Aug. 27, 2009
Solve the mystery
This is to let all Williston residents who like a challenge know that if you have not already become a history detective, there is still time to participate in the Chittenden County “History Mystery.” Completed riddle brochures are not due until Sept. 1. You can pick one up at Dorothy Alling Memorial Library and start right in your hometown to solve the 18 riddles. If you have any questions, local resident Ginger Isham will be most helpful.
As co-coordinator of the event, I would like to publicly thank Ginger for all her enthusiasm and support, and the Williston Historical Society for their participation and use of their Vermont Room for “History Mystery” Committee meetings. Also, the Williston Observer for being the first newspaper to publish a story about it (“Historical Society calls all history detectives,” July 30).
Thanks, too, to the “History Mystery” Committee, comprised of representatives from each of the historical societies in Chittenden County. They gave their time, talents and treasure to create an interesting and fun event in commemoration of the Quadricentennial.
Ann Arms, Burlington
Ja, wir können! (Yes, we can!)
The pace of change is breathtaking. There have been appointments of many new czars who derive their powers from presidential appointments. They have been doing little things like firing the president and board of directors of GM to gobbling up the largest banks and insurance companies.
A czar is an autocratic leader or ruler. There is no constitutional authority for us to be governed this way, yet by the number of bumper stickers of politicians I see who wholeheartedly embrace our new national socialism, they must be very popular.
If current trends continue, more than 50 percent of all business in the United States will be conducted under the direct authority of state or federal entities within a year or so. The same thing happened in 1933 after the credit markets “froze up.” Universal government health care was put in place, environmental policies were adopted, massive infrastructure work projects were undertaken, energy production and distribution were nationalized and emergency powers were given to the executive to transform society into the vision of the majority party.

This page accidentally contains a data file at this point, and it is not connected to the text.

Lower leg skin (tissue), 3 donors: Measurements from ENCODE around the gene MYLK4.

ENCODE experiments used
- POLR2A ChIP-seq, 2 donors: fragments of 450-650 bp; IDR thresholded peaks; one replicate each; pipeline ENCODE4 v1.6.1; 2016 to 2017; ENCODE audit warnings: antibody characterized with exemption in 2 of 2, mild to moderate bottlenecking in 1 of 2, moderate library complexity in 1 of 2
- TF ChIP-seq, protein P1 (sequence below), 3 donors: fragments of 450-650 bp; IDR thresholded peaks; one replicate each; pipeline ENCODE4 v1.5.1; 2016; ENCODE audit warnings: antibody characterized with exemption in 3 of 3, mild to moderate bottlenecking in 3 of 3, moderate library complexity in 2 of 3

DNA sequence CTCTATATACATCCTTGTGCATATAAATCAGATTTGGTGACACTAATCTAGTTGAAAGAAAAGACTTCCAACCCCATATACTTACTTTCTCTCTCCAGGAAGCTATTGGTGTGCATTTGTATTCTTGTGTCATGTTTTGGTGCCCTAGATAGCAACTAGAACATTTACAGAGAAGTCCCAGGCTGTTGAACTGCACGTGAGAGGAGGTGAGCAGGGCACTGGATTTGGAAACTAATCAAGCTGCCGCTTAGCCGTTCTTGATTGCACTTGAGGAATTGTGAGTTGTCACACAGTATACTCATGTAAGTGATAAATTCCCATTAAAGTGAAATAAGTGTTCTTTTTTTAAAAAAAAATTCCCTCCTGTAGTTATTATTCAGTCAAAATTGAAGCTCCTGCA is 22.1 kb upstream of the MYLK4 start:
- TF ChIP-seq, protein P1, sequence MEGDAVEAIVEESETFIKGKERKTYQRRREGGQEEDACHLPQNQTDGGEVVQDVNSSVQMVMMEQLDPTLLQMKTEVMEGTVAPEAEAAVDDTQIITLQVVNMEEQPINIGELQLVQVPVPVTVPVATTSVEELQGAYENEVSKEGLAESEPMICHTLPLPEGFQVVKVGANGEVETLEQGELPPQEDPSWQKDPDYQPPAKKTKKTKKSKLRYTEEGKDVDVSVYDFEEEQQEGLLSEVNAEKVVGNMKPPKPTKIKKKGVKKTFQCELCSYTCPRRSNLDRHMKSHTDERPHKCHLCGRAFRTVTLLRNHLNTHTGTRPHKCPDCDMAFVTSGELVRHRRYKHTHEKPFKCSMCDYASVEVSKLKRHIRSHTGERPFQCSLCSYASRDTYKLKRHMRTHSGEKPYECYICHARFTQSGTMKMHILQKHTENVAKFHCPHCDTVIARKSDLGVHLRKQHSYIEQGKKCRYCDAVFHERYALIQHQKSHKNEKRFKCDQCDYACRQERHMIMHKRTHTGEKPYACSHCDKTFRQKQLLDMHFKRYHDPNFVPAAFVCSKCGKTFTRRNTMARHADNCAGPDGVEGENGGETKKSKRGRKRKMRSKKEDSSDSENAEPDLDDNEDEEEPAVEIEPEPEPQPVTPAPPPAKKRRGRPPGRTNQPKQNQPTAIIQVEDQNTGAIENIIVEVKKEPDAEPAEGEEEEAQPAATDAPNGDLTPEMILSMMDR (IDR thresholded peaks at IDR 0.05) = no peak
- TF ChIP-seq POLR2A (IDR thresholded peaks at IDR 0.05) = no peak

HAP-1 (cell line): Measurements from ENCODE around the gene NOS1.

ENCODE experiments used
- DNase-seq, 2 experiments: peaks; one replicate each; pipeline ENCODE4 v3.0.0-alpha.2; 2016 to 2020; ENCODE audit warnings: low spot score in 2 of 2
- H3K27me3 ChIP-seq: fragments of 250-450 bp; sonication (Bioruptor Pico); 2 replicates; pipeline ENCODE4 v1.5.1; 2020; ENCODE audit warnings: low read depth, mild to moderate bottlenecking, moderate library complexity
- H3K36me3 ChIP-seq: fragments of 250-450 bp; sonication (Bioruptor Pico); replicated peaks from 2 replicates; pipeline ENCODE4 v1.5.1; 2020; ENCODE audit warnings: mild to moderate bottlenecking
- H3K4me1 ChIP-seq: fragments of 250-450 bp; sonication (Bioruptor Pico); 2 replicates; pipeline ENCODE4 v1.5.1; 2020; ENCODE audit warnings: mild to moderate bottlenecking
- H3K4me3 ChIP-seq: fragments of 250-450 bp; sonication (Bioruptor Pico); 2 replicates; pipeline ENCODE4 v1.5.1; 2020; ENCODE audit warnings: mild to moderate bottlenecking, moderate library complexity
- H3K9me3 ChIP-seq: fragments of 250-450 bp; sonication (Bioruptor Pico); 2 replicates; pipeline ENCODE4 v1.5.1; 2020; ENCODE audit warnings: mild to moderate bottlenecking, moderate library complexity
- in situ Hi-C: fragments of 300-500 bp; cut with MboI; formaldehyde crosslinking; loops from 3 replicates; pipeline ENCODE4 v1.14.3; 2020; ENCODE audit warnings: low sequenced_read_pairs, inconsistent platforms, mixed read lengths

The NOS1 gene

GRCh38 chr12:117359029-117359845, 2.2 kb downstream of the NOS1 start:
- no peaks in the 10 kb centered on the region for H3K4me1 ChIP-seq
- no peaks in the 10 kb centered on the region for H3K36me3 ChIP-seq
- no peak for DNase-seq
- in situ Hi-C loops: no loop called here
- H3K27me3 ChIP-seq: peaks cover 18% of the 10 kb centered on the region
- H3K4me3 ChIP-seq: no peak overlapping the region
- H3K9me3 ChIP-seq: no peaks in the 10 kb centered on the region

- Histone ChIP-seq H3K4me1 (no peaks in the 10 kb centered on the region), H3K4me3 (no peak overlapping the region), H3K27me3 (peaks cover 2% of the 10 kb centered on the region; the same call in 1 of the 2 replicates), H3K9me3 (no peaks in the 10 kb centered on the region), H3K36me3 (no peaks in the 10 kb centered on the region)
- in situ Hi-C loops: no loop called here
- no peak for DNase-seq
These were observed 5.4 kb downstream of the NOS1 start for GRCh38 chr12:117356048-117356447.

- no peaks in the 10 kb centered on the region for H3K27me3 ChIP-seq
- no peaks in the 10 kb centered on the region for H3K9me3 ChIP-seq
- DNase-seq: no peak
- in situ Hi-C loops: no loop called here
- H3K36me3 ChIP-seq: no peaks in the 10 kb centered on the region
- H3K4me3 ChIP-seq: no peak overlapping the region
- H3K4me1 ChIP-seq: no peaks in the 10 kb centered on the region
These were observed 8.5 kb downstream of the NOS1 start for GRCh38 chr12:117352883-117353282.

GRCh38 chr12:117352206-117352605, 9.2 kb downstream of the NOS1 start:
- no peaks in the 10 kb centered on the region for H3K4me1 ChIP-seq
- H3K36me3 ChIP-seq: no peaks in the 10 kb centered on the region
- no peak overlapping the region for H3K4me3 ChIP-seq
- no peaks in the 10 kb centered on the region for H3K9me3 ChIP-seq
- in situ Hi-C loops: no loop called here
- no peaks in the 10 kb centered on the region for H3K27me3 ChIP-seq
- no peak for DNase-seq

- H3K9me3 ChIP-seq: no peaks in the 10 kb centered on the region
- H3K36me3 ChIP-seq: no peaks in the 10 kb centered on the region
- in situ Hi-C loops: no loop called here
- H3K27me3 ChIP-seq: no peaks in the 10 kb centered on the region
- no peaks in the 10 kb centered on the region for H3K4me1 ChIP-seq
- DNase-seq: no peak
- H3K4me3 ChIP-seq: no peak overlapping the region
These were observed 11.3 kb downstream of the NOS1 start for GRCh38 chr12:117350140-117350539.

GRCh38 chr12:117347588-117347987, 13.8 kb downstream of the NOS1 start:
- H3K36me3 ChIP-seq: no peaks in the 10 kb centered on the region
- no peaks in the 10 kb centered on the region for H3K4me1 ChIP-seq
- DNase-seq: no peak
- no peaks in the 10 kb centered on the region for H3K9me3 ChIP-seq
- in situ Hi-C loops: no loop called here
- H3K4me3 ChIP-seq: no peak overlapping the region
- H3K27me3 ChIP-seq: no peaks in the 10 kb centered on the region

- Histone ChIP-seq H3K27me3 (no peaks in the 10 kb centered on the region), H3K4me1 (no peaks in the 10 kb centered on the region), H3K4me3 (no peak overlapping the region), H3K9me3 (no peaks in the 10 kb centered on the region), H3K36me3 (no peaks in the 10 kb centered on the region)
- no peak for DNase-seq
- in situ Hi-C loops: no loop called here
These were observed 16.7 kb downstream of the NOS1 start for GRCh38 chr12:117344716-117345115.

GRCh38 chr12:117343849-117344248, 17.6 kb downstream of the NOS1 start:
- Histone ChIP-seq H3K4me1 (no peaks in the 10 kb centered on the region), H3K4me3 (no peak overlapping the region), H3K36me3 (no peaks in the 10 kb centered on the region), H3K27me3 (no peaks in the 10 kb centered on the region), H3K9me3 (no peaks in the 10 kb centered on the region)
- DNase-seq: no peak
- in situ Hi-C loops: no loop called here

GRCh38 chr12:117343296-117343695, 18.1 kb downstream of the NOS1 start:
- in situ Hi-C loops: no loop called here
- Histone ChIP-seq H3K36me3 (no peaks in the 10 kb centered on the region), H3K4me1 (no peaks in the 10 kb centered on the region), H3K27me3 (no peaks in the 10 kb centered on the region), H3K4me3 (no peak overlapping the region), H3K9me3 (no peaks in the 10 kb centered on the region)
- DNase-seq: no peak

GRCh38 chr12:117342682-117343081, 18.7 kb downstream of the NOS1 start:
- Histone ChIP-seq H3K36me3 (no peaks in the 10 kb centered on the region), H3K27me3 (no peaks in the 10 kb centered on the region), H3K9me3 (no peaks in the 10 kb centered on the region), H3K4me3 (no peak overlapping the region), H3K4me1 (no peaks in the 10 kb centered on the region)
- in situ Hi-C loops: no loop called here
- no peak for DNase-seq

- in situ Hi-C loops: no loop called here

The fellow who accomplished that sweeping ändern, or change, in the ’30s was named Adolf.
Shelley Palmer, Williston
Dear Obama and health care reformers,
I like the fact that you are willing to tackle tough subjects. They are tough because there are so many competing priorities. This tells me you should think about what we are really asking for in health care reform in a realistic way. We want a long-term solution, as opposed to you gaining a notch in your belt.
This is not a quick fix. You’ve got what is left of the four-year term. Use it. Having said that, consider that not everyone needs the fix — only those that aren’t insured or can’t afford what they are paying. These folks are desperately in need of an interim quick fix. Sometimes, stepping stones get us where we need to be even faster.
I want you take your time, be thorough, discuss, envision, take the pieces that look good, move forward, and do it all over again. In your last six months, when you have exhausted every possibility, come back and tell us what you have, so we can think about it and vote on it.
It’s not all about affordability. I believe it is about wholeness; wellness of body, mind and spirit. The reforms being generated in Washington right now are far short of what we need, but they have opened up the dialogue that will advance us on the road toward real reform.
Please take your time to investigate, run models, list the pros and cons, talk with representatives of every faction of health care. I really appreciate a visionary. You help us see what can be.
A reminder to those helping you with this vision: It is not always the hare that wins when racing against the tortoise. Think about the real definition of win here.
Kris Benevento, Williston